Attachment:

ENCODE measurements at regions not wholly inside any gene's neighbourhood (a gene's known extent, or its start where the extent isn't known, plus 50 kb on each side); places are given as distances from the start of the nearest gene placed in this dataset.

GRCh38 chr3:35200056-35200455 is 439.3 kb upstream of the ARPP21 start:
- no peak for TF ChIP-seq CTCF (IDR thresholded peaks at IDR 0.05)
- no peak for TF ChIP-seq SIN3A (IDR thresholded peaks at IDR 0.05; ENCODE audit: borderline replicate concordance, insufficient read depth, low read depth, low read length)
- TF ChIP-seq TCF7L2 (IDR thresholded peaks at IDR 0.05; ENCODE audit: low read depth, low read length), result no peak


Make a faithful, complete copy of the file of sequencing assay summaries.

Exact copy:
ENCODE measurements at regions not wholly inside any gene's neighbourhood (a gene's known extent, or its start where the extent isn't known, plus 50 kb on each side); places are given as distances from the start of the nearest gene placed in this dataset.

GRCh38 chr3:35200056-35200455 is 439.3 kb upstream of the ARPP21 start:
- no peak for TF ChIP-seq CTCF (IDR thresholded peaks at IDR 0.05)
- no peak for TF ChIP-seq SIN3A (IDR thresholded peaks at IDR 0.05; ENCODE audit: borderline replicate concordance, insufficient read depth, low read depth, low read length)
- TF ChIP-seq TCF7L2 (IDR thresholded peaks at IDR 0.05; ENCODE audit: low read depth, low read length), result no peak